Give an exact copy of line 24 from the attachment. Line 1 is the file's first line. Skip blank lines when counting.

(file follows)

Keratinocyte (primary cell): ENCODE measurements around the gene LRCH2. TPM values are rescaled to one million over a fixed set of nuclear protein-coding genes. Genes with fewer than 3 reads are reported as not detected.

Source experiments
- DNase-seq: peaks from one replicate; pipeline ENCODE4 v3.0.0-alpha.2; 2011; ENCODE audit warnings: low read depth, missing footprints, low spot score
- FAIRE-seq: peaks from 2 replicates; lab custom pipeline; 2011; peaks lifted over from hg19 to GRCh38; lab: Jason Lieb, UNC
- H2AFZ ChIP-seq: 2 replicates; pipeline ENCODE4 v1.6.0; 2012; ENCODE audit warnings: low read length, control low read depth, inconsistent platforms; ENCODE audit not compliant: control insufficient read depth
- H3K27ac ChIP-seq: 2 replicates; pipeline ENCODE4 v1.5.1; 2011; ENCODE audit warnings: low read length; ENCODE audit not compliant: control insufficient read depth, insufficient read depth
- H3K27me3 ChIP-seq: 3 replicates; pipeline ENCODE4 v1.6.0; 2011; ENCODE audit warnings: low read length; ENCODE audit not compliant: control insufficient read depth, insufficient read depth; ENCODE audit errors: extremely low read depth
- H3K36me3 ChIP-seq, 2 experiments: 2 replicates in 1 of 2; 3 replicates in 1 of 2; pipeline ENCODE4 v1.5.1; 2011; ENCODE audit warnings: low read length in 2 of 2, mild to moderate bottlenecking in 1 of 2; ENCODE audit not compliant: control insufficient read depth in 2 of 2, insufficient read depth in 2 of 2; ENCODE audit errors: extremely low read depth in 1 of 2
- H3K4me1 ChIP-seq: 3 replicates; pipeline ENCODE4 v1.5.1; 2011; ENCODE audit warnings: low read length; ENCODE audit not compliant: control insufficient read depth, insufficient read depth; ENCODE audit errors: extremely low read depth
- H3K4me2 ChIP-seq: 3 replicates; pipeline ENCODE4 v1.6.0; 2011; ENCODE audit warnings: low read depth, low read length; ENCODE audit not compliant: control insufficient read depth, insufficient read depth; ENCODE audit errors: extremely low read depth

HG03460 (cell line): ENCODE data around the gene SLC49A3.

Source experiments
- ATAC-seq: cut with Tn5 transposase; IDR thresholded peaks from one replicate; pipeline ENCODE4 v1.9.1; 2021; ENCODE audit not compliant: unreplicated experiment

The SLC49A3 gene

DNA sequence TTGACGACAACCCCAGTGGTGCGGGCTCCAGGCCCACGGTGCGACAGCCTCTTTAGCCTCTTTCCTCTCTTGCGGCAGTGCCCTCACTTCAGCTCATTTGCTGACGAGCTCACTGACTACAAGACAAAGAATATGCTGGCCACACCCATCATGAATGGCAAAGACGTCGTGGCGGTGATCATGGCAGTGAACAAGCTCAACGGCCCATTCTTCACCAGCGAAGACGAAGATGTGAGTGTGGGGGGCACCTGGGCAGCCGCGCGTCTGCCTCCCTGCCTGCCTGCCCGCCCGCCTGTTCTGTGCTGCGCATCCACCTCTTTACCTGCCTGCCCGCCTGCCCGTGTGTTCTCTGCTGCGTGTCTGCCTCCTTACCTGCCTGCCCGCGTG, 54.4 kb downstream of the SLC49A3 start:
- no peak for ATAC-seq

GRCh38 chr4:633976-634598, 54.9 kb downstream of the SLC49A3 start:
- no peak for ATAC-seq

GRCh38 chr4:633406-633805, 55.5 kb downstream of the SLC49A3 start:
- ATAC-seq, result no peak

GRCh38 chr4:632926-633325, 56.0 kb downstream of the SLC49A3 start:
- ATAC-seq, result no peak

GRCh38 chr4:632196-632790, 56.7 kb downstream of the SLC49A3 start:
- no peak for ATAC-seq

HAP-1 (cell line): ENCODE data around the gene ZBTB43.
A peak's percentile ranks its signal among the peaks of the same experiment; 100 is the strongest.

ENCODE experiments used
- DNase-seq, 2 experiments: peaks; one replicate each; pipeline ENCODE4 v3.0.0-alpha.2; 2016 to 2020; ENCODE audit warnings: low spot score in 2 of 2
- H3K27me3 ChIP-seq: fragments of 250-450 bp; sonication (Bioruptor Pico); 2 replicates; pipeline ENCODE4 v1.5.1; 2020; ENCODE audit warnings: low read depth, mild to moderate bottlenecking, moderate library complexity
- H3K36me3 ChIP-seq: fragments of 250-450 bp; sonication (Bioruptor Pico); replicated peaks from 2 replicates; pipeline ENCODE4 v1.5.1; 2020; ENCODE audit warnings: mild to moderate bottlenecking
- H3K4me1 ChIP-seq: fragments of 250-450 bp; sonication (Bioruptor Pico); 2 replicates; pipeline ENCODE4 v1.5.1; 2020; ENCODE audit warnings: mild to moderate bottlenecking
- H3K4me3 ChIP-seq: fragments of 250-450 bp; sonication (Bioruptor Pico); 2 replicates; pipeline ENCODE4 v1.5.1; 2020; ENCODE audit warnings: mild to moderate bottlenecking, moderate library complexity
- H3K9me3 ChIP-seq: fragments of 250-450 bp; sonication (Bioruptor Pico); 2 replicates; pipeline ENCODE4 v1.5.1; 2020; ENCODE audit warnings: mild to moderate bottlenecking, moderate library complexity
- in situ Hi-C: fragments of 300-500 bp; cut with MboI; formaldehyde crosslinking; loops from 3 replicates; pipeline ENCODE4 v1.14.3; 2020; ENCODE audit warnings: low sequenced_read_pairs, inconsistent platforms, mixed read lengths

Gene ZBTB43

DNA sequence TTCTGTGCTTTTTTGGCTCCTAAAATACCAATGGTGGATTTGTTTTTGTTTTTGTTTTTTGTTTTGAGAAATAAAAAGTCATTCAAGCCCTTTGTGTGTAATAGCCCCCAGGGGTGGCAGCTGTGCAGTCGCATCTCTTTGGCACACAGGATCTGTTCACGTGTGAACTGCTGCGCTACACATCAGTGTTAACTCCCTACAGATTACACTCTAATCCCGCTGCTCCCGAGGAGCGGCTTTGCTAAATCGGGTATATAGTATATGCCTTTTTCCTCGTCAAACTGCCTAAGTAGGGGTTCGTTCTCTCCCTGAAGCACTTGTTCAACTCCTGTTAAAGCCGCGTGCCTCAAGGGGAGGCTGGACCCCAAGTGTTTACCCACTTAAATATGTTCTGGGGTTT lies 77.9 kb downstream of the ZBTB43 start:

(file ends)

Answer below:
- no peak for ATAC-seq